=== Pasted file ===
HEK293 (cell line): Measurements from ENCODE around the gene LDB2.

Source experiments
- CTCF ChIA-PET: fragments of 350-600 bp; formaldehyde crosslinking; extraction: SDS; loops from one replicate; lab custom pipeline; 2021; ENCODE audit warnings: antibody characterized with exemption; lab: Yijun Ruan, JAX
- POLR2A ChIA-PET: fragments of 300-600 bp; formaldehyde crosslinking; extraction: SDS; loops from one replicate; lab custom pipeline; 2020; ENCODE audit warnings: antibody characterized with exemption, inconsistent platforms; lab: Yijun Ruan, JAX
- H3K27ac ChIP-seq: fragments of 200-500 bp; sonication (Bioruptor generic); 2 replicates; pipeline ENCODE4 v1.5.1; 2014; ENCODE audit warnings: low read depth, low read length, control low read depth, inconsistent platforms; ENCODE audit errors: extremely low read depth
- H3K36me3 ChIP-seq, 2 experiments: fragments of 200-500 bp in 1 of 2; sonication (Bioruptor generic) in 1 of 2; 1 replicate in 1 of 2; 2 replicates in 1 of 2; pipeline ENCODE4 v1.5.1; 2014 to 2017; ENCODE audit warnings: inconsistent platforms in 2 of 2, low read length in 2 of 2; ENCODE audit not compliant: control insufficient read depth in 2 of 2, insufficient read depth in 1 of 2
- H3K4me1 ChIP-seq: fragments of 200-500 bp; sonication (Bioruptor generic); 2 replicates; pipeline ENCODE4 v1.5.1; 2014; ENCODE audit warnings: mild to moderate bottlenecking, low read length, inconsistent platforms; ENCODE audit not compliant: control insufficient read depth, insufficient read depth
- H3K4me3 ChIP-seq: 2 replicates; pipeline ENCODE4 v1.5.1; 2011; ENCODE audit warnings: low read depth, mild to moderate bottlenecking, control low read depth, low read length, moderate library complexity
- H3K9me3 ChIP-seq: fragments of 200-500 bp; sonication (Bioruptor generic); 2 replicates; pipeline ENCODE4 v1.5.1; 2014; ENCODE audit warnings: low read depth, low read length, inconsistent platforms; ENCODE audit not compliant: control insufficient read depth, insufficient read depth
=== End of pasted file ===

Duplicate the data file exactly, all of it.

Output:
HEK293 (cell line): Measurements from ENCODE around the gene LDB2.

Source experiments
- CTCF ChIA-PET: fragments of 350-600 bp; formaldehyde crosslinking; extraction: SDS; loops from one replicate; lab custom pipeline; 2021; ENCODE audit warnings: antibody characterized with exemption; lab: Yijun Ruan, JAX
- POLR2A ChIA-PET: fragments of 300-600 bp; formaldehyde crosslinking; extraction: SDS; loops from one replicate; lab custom pipeline; 2020; ENCODE audit warnings: antibody characterized with exemption, inconsistent platforms; lab: Yijun Ruan, JAX
- H3K27ac ChIP-seq: fragments of 200-500 bp; sonication (Bioruptor generic); 2 replicates; pipeline ENCODE4 v1.5.1; 2014; ENCODE audit warnings: low read depth, low read length, control low read depth, inconsistent platforms; ENCODE audit errors: extremely low read depth
- H3K36me3 ChIP-seq, 2 experiments: fragments of 200-500 bp in 1 of 2; sonication (Bioruptor generic) in 1 of 2; 1 replicate in 1 of 2; 2 replicates in 1 of 2; pipeline ENCODE4 v1.5.1; 2014 to 2017; ENCODE audit warnings: inconsistent platforms in 2 of 2, low read length in 2 of 2; ENCODE audit not compliant: control insufficient read depth in 2 of 2, insufficient read depth in 1 of 2
- H3K4me1 ChIP-seq: fragments of 200-500 bp; sonication (Bioruptor generic); 2 replicates; pipeline ENCODE4 v1.5.1; 2014; ENCODE audit warnings: mild to moderate bottlenecking, low read length, inconsistent platforms; ENCODE audit not compliant: control insufficient read depth, insufficient read depth
- H3K4me3 ChIP-seq: 2 replicates; pipeline ENCODE4 v1.5.1; 2011; ENCODE audit warnings: low read depth, mild to moderate bottlenecking, control low read depth, low read length, moderate library complexity
- H3K9me3 ChIP-seq: fragments of 200-500 bp; sonication (Bioruptor generic); 2 replicates; pipeline ENCODE4 v1.5.1; 2014; ENCODE audit warnings: low read depth, low read length, inconsistent platforms; ENCODE audit not compliant: control insufficient read depth, insufficient read depth